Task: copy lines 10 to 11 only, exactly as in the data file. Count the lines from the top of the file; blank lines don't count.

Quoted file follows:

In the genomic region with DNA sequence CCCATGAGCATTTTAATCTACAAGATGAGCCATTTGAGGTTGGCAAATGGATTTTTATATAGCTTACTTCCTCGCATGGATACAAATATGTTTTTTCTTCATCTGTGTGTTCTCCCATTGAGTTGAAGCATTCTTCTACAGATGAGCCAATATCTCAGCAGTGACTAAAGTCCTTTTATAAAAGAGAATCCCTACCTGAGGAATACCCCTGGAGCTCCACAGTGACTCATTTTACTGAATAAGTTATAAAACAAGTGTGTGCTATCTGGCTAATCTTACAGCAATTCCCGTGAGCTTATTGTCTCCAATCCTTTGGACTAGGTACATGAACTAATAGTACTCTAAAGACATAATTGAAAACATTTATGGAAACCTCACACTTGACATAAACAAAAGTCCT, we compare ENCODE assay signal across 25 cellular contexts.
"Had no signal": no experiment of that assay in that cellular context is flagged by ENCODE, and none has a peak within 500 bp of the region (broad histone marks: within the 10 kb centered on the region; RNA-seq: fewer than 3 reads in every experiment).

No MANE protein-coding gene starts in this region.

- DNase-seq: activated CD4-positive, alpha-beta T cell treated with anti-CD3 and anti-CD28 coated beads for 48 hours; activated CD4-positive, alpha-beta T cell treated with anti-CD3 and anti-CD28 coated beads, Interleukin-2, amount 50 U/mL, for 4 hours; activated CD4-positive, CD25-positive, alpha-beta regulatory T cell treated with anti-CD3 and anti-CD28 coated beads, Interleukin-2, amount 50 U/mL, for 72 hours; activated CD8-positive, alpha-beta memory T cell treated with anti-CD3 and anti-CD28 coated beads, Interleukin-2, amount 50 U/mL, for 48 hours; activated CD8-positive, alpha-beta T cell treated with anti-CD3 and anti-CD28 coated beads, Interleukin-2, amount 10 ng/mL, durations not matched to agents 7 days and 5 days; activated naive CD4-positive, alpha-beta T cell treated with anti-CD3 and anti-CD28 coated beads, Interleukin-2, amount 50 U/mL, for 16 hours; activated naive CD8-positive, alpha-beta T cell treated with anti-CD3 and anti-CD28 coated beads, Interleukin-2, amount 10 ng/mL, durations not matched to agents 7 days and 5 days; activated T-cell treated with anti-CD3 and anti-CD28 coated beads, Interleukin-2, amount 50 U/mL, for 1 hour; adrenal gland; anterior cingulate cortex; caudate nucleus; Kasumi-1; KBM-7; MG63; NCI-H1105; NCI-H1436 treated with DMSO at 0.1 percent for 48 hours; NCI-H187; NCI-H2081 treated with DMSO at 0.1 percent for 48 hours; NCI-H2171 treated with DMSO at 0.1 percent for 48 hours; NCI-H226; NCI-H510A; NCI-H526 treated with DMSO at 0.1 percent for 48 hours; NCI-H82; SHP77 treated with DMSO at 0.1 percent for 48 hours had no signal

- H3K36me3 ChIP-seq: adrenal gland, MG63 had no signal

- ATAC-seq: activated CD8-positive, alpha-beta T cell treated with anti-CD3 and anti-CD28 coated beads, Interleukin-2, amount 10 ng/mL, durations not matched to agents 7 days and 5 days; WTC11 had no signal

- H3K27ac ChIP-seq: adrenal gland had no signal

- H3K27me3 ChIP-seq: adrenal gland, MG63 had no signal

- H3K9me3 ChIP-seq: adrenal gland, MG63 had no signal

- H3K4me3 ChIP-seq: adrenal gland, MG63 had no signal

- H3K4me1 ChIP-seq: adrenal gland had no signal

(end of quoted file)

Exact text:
- H3K4me3 ChIP-seq: adrenal gland, MG63 had no signal

- H3K4me1 ChIP-seq: adrenal gland had no signal